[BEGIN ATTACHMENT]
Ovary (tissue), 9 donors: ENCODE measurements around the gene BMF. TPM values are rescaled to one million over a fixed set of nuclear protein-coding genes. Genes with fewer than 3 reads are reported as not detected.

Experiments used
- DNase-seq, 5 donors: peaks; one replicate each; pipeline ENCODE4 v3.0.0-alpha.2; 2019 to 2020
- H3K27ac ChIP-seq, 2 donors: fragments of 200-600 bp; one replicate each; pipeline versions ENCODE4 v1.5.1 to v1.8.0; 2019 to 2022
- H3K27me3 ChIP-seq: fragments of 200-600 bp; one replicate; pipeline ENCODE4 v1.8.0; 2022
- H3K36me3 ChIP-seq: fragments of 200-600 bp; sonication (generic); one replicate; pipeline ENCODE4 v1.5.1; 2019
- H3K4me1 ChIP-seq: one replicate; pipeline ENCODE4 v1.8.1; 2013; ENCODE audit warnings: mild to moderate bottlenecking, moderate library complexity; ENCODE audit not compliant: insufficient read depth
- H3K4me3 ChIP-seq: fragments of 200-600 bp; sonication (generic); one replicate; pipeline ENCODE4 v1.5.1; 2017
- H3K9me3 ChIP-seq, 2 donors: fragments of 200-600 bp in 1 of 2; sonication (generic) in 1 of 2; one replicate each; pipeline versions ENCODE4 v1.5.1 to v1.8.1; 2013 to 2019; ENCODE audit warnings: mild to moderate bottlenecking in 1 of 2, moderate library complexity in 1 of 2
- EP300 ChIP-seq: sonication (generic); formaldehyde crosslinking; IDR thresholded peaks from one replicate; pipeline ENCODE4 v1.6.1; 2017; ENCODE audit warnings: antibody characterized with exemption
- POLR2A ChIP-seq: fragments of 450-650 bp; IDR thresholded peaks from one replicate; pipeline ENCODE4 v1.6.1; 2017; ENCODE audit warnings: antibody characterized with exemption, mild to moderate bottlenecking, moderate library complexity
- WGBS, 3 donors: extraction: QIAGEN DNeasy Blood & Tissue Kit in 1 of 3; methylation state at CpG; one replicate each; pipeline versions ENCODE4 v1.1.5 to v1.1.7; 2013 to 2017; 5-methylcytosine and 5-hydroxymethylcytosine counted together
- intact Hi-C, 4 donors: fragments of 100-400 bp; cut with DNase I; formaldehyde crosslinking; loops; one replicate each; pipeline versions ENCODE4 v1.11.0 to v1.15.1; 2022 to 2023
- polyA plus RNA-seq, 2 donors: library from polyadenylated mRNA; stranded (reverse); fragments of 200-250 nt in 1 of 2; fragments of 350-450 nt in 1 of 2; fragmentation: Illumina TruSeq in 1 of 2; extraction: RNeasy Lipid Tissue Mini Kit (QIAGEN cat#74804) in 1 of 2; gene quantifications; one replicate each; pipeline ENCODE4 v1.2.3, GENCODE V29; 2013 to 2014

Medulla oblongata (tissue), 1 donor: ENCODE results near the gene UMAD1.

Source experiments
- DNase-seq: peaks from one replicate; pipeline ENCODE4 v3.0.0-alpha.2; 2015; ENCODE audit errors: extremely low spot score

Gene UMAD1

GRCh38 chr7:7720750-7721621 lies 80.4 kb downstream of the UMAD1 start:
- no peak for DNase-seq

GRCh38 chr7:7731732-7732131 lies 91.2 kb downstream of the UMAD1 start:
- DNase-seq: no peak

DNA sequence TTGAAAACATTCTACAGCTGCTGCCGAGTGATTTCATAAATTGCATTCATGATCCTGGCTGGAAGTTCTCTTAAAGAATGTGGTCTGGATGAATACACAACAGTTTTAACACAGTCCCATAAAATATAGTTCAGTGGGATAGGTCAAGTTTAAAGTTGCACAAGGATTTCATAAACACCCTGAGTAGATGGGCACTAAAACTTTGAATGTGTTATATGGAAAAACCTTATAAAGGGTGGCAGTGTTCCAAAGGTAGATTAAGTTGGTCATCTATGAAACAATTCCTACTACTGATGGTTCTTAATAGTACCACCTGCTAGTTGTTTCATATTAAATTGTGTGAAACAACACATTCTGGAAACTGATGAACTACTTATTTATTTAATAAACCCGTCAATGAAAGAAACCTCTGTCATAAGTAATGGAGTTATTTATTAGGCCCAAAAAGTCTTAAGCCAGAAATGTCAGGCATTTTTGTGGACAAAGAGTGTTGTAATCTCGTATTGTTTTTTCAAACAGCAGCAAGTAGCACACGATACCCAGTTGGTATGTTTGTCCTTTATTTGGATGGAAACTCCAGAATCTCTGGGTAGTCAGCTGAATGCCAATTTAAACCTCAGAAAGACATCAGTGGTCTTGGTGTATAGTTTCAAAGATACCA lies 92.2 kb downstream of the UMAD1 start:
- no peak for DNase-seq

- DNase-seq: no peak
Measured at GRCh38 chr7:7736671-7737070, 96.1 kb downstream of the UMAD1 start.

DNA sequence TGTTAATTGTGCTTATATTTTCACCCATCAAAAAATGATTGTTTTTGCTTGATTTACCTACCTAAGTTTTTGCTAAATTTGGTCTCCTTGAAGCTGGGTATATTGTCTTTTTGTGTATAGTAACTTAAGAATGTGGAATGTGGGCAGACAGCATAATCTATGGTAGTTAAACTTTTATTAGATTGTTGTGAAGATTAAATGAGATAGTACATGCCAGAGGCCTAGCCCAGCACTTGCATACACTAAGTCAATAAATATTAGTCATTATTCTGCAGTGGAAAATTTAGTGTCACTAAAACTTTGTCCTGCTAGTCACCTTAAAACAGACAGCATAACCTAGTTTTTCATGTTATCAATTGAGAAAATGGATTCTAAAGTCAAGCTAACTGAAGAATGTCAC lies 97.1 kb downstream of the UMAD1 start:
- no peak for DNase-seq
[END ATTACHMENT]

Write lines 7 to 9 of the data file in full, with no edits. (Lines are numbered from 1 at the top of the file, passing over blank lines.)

- H3K4me1 ChIP-seq: one replicate; pipeline ENCODE4 v1.8.1; 2013; ENCODE audit warnings: mild to moderate bottlenecking, moderate library complexity; ENCODE audit not compliant: insufficient read depth
- H3K4me3 ChIP-seq: fragments of 200-600 bp; sonication (generic); one replicate; pipeline ENCODE4 v1.5.1; 2017
- H3K9me3 ChIP-seq, 2 donors: fragments of 200-600 bp in 1 of 2; sonication (generic) in 1 of 2; one replicate each; pipeline versions ENCODE4 v1.5.1 to v1.8.1; 2013 to 2019; ENCODE audit warnings: mild to moderate bottlenecking in 1 of 2, moderate library complexity in 1 of 2